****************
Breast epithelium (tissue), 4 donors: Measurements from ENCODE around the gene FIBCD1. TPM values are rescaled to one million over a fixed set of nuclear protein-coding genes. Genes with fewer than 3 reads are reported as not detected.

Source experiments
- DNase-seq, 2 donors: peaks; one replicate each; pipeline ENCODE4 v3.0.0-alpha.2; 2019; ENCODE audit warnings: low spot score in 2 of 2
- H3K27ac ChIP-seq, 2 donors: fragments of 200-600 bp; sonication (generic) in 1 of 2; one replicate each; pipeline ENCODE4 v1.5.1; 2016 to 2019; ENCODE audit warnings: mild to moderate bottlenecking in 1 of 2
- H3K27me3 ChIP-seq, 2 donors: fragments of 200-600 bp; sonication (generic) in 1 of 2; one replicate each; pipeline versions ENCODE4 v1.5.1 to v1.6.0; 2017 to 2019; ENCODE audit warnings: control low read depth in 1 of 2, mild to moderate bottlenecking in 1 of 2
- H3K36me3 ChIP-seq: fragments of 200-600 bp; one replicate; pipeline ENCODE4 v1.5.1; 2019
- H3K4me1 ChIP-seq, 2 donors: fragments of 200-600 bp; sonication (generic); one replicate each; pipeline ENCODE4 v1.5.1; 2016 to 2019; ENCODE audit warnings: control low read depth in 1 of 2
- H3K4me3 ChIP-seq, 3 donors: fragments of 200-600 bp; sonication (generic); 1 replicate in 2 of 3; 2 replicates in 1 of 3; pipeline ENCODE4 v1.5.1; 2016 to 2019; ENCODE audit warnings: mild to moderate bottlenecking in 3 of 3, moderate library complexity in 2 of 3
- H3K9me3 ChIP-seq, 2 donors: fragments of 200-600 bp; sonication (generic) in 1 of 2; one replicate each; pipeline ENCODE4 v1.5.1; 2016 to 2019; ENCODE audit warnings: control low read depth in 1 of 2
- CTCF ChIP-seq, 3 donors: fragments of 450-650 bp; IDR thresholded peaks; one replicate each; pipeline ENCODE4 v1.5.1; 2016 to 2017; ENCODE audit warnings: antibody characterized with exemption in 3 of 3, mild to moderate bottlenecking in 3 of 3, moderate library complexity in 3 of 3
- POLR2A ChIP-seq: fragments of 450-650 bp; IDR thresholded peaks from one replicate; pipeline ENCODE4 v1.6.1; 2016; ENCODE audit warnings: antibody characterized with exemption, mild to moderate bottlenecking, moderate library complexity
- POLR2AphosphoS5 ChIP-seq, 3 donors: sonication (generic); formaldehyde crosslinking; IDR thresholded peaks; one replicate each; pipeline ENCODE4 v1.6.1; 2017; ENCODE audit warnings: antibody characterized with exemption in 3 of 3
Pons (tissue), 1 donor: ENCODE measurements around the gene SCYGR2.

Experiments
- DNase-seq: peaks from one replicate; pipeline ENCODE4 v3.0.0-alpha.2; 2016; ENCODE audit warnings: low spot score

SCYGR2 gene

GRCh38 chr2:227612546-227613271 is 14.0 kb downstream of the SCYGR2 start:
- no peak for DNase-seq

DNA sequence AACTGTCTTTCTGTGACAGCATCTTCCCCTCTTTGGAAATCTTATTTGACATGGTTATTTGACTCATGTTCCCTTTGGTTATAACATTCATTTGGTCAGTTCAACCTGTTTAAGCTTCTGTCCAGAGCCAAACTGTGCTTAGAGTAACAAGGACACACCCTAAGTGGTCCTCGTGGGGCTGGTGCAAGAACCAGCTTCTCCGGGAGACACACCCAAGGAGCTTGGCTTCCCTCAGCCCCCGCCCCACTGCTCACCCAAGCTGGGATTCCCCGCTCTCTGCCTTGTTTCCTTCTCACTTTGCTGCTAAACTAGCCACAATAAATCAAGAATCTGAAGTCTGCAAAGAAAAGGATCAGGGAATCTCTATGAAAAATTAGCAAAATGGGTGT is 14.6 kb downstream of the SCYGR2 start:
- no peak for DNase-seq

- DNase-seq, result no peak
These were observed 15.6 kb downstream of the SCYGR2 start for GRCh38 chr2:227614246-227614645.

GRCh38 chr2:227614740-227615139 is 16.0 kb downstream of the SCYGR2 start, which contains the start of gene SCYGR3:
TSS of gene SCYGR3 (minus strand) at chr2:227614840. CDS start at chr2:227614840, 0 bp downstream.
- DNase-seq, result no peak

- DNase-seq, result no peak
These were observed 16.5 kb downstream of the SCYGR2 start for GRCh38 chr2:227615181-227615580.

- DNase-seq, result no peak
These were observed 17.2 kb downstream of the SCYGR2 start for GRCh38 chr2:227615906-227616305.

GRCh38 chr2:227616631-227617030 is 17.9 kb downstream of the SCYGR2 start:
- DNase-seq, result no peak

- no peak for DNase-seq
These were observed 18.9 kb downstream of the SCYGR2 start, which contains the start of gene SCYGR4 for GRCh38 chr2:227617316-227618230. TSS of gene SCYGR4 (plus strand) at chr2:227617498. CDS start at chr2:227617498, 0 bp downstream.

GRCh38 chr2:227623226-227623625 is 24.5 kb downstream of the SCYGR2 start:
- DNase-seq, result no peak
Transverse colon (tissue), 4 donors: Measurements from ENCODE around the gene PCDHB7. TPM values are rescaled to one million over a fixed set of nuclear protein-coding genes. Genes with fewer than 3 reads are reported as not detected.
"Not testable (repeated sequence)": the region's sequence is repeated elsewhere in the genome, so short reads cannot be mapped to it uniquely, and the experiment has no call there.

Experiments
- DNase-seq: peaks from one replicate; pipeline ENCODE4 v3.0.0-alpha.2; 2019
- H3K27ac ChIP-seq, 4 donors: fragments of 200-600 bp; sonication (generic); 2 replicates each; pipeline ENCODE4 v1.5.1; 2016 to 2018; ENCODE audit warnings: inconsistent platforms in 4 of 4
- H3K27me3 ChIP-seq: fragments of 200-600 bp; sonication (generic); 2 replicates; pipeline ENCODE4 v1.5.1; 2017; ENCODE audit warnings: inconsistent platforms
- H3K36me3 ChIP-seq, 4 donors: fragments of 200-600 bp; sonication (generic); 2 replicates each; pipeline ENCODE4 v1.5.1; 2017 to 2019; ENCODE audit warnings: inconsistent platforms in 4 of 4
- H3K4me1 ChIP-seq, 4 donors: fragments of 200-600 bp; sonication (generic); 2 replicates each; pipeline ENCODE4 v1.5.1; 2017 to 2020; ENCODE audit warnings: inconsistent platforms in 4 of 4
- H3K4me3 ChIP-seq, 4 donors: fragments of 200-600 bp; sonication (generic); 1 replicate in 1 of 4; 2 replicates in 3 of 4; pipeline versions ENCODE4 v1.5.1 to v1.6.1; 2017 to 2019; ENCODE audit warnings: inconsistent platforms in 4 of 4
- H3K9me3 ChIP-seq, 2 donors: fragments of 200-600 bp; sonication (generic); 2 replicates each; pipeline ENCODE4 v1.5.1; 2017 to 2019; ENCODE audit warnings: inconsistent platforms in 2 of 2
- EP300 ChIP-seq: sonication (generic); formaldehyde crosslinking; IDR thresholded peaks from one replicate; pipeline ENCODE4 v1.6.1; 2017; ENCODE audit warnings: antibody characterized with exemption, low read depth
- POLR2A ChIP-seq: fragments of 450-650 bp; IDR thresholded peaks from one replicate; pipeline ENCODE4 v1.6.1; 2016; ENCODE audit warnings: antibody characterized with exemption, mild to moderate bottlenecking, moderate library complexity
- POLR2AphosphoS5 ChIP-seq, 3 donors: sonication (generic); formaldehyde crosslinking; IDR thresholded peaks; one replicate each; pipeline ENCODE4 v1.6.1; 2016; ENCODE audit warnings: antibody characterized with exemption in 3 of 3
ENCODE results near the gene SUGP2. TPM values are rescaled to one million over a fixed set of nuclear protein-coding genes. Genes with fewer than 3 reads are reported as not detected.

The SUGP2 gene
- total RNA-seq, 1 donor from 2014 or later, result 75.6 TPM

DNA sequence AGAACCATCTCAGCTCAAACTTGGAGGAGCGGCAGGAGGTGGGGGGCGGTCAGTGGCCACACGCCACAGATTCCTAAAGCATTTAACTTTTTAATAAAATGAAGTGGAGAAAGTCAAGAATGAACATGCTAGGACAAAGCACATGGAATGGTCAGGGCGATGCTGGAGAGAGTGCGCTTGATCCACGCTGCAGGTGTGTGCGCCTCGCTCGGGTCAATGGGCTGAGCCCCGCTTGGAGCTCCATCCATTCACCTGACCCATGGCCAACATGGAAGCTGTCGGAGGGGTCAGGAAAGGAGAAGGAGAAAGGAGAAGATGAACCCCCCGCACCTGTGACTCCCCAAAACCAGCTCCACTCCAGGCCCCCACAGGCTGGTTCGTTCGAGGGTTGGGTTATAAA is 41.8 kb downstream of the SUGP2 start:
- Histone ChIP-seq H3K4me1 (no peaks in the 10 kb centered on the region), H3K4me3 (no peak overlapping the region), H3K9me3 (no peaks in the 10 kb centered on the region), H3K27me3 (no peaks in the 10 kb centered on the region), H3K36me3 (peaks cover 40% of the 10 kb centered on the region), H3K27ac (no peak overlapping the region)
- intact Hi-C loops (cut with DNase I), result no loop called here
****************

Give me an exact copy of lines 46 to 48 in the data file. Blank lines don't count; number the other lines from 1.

- EP300 ChIP-seq: sonication (generic); formaldehyde crosslinking; IDR thresholded peaks from one replicate; pipeline ENCODE4 v1.6.1; 2017; ENCODE audit warnings: antibody characterized with exemption, low read depth
- POLR2A ChIP-seq: fragments of 450-650 bp; IDR thresholded peaks from one replicate; pipeline ENCODE4 v1.6.1; 2016; ENCODE audit warnings: antibody characterized with exemption, mild to moderate bottlenecking, moderate library complexity
- POLR2AphosphoS5 ChIP-seq, 3 donors: sonication (generic); formaldehyde crosslinking; IDR thresholded peaks; one replicate each; pipeline ENCODE4 v1.6.1; 2016; ENCODE audit warnings: antibody characterized with exemption in 3 of 3